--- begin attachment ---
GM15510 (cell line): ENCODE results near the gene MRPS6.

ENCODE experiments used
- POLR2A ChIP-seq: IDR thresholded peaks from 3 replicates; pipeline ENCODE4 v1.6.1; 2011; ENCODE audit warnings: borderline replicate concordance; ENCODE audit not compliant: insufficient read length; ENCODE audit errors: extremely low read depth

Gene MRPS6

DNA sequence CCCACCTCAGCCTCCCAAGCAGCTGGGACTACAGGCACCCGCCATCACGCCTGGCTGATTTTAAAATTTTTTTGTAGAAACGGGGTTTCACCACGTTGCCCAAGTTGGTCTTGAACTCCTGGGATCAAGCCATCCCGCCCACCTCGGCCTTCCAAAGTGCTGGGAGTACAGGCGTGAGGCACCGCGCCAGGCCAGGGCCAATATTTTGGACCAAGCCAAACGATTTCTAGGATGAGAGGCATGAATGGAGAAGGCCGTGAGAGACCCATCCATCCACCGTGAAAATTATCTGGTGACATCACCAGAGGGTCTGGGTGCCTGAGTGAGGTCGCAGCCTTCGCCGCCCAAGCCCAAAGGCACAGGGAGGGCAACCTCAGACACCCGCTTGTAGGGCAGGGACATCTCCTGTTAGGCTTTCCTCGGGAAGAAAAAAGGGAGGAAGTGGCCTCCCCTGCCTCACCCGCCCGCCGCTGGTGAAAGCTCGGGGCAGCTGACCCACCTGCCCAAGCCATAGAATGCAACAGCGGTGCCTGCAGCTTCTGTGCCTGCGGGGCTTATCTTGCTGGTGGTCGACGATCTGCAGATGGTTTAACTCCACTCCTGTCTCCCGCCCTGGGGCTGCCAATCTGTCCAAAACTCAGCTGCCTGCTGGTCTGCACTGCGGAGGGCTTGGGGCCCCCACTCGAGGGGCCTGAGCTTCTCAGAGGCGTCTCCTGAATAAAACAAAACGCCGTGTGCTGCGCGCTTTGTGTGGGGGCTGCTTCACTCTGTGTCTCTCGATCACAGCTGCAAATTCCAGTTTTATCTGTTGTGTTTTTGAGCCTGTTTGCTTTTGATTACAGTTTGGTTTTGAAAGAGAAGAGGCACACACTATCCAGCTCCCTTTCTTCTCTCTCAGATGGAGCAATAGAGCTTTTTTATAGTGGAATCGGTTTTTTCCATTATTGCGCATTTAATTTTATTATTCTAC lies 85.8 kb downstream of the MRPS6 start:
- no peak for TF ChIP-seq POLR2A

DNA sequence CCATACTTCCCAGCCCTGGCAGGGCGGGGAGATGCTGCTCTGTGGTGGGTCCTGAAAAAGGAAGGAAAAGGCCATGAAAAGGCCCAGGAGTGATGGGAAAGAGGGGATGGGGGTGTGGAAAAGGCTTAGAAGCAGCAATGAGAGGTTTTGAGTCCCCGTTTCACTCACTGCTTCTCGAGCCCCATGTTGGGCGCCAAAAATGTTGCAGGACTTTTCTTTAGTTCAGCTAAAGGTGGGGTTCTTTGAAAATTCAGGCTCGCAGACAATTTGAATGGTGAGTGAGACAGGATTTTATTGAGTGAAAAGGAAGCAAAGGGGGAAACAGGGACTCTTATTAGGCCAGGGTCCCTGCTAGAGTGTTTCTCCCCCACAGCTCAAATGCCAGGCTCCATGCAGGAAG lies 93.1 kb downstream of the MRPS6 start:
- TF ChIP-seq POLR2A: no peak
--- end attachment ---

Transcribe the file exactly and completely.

GM15510 (cell line): ENCODE results near the gene MRPS6.

ENCODE experiments used
- POLR2A ChIP-seq: IDR thresholded peaks from 3 replicates; pipeline ENCODE4 v1.6.1; 2011; ENCODE audit warnings: borderline replicate concordance; ENCODE audit not compliant: insufficient read length; ENCODE audit errors: extremely low read depth

Gene MRPS6

DNA sequence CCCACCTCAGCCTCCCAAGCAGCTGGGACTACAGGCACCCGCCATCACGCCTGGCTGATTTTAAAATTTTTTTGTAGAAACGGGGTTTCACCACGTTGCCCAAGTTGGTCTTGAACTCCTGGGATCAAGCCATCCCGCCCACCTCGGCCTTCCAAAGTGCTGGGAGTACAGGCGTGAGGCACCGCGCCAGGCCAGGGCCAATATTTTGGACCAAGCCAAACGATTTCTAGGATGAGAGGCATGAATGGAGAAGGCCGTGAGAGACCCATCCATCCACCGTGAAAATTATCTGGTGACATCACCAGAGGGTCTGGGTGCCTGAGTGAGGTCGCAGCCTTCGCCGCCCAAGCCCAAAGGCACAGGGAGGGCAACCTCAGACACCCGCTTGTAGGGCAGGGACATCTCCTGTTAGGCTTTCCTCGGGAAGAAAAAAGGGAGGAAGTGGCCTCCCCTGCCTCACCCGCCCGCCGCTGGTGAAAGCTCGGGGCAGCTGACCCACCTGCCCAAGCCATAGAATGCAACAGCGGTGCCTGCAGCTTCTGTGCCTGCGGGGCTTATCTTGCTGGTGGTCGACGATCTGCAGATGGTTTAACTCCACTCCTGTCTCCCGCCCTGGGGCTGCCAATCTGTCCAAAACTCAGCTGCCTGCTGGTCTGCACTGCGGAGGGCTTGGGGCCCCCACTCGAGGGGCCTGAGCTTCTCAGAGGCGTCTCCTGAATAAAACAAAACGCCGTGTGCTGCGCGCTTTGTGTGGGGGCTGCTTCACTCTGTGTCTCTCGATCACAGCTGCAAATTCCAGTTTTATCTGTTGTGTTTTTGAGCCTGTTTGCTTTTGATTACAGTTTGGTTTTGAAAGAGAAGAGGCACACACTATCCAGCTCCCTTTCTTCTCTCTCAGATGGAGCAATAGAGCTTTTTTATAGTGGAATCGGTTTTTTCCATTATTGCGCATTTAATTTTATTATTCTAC lies 85.8 kb downstream of the MRPS6 start:
- no peak for TF ChIP-seq POLR2A

DNA sequence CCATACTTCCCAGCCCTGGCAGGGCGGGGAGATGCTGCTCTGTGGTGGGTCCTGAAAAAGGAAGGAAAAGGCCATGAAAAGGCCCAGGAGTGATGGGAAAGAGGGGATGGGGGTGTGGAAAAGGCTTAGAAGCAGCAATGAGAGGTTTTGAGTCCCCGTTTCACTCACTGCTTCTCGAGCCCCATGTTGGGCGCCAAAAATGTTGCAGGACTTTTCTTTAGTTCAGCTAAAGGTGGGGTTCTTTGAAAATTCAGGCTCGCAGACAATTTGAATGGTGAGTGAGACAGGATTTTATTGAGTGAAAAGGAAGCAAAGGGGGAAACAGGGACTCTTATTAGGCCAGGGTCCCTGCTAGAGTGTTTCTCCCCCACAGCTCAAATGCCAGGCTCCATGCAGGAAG lies 93.1 kb downstream of the MRPS6 start:
- TF ChIP-seq POLR2A: no peak